One of the oldest foods that every college student knows all too well is obviously Mac and cheese. It’s the ultimate fitting food that makes cold days or nights feel more comfortable when you mix these two ingredients together. But is that really all it takes to make Mac and cheese taste so great? As you know, I always like to push the envelope and make iconic dishes more flavorful and healthy, since it is possible to have your cake and eat it too! Here’s how you can make mac and cheese with acorn squash. It’s healthy and you’re kids will likely eat it up as well.
The element of surprise
Since kids are going to be just as enthusiastic about Mac and cheese, you want to give them something healthy cleverly hidden within this chewy and gooey bowl of steaming comfort! Last year, when I was doing some baking experiments with different squashes, I came across a revelation that gave me a great idea. I love baking squash but the problem that I always had with baking these in my outdoor grill was this type of squash needs special prepping.
It’s just not enough to add salt onto the meat of your acorn squash and will need butter and salt to get it to taste better. I discovered that butter will pool in the space where the seeds are scooped out. I found that maple syrup mixed with room temperature butter will coat the entire surface that soaks into the meat which helps it caramelize better. My biggest discovery was baking these on my grill which gave the squash a natural smoky flavor.
This not only gives your cooked acorn squash a deeper earthy flavor that really boosts the taste of your cheddar cheese. Once the squash is baked it’s soft enough to scoop out once it cools so be sure to only scoop out the meat and don’t get any of the skin in it. I forgot to mention that it works great squishing it through a ricer so you get elbow pasta-like shapes that come out. This makes it fit in better with your pasta rather than small cut-up chunks.
The sweet caramelized sweetness plus the smoked flavor add more savory flavor in my opinion than just cooking your acorn squash with butter and a touch of salt. Your kids will also find it tasty too and will never be any wiser once it’s baked with the noodles and cheese sauce. Acorn squash also adds more texture to this dish without breaking up the chewy nature of elbow pasta.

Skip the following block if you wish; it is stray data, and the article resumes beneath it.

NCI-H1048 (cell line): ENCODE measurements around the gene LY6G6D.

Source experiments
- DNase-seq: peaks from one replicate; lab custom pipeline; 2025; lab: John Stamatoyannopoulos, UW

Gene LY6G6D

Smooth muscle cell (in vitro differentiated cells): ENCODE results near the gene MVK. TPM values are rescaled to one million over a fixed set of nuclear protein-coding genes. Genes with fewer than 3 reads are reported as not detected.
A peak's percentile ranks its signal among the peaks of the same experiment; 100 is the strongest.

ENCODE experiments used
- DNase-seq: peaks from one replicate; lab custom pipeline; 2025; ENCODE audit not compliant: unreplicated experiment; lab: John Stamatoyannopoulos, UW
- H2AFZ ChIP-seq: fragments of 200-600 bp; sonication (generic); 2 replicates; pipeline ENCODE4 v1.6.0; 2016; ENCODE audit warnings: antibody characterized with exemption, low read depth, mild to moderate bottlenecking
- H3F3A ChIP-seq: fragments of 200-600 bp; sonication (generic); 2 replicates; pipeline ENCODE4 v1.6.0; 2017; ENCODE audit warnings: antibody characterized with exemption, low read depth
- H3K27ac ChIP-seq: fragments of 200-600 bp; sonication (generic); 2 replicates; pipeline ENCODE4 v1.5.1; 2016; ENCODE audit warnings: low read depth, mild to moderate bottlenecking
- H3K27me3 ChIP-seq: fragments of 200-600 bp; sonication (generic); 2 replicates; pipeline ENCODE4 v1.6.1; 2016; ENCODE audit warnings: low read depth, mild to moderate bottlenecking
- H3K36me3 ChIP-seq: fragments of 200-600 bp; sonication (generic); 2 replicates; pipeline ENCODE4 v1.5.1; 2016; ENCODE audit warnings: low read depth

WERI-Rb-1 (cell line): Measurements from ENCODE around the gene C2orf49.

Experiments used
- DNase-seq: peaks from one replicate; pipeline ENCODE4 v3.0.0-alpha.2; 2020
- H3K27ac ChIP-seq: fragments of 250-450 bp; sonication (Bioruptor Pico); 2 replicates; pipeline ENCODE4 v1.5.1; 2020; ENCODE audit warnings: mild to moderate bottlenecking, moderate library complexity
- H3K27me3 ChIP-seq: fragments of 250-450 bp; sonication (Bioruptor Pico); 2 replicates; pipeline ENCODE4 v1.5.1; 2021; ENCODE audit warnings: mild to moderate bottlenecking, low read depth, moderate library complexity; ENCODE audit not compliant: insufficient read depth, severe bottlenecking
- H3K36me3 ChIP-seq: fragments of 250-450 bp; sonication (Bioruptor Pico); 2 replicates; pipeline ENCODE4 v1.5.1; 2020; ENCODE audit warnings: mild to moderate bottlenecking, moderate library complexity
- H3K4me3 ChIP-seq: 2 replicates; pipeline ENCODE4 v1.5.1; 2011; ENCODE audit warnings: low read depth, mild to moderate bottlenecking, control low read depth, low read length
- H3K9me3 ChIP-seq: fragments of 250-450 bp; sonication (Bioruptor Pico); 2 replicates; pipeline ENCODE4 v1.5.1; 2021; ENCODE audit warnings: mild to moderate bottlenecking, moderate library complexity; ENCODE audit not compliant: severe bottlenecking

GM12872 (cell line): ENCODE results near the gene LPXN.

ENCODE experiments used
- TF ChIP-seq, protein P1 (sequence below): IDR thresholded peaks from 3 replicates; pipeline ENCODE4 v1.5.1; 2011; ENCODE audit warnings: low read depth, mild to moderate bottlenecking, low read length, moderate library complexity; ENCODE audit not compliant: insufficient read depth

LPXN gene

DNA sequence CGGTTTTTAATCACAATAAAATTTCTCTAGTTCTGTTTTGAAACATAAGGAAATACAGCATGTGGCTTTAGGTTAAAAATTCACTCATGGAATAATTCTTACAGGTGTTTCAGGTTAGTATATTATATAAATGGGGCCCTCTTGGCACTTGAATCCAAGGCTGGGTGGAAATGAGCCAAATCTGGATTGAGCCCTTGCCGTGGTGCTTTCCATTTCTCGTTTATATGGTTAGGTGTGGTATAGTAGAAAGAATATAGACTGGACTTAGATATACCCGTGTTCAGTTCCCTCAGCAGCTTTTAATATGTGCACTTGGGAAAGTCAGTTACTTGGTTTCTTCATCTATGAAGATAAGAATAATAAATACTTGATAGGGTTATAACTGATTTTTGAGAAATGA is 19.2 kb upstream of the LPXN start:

Cutting your acorn squash
Because acorn squash is so dense, it has always been a problem for me to cut these problematic and often slippery buggers. One method is simply to angle the squash on your cutting board and cut off the top where the stem grows out from. This way, you can easily have a flat surface to help stabilize your squash while you cut it in half. The best knife for this is a nice sharp chef knife. Then you can use an ordinary spoon to scoop out the seeds inside.
Always use a wooden cutting board so the sliced-off top squash will not scoot around while you use the chef knife to slice through the squash using a downward angle to start the blade through the squash itself. The rest of the cut is finished pushing the knife handle downward to finish slicing through the remaining squash.
Acorn Squash Macaroni and Cheese
I am sharing a recipe for macaroni and cheese. It’s not your traditional macaroni and cheese, but it’s a fabulous autumnal twist on the old classic. Don’t worry. I didn’t go so far as to bake this for myself this week, but it’s something appropriate for the season that is worth sharing with all of you.
And, if you enjoy acorn squash, I think you’ll like the earthy quality it adds to the classic macaroni and cheese. Moreover, it’s a decent method for hiding squash. A child might overlook the squash and only have eyes for the cheesy mass of noodles. I am hopeful this is the case, at least. Let me know. Eat. Enjoy. And promise to blow on your steamy forkful before you inhale this acorn squash macaroni and cheese.
Roasted Acorn Squash Macaroni and Cheese
- heavy saucepan
- 1 lb Rigatoni (penne, or elbows)
- 1 lb Acorn squash
- 4 Cups Lowfat organic milk
- 6 Tblsp Flour
- 5 Tblsp Unsalted butter
- 1 Tblsp. Smoked paprika
- Kosher salt, sea salt & fresh ground pepper to taste
- 8 Oz. Aged white cheddar cheese
- Preheat the oven to 375 degrees. Cut the acorn squash into 2 halves. Remove the seeds and membrane. Divide 1 tablespoon of the butter and set inside each cavity. Rub the cavities with a spot of sea salt and place into the oven to roast for about 45 minutes or until tender.
- Remove the squash from the oven. Set aside to cool. Turn the oven down to 350 degrees.
- Bring a large pot of well salted water to a boil. Add the pasta and cook at a rolling boil until just tender. Drain. Rinse. Set aside
- Chop the squash into bite size pieces being careful to avoid any skin.
- Bring the milk to just a boil in a heavy saucepan. Set aside.
- Melt the butter in another pan. Add the flour and whisk over low heat for about 5 minutes. Do not brown. Remove from the heat.
- Add the butter mixture to the milk and whisk well to get rid of lumps. Add 1/2 tsp of paprika. Season with salt and pepper. Return to heat. Cook the mixture over medium heat, whisking constantly until it’s smooth and it thickens, about 5 minutes.
- Add milk mixture to the pasta and coat. Mix in squash pieces as well. Pour into a 9 x 12 baking dish. Spread the grated cheese over the top of the pasta mixture. Sprinkle the top with the remaining paprika.
- Bake for 25 minutes. Then, place the dish under the broiler (about 4 inches away from heat) and cook for another 3-4 minutes until slightly golden.
- Serve warm.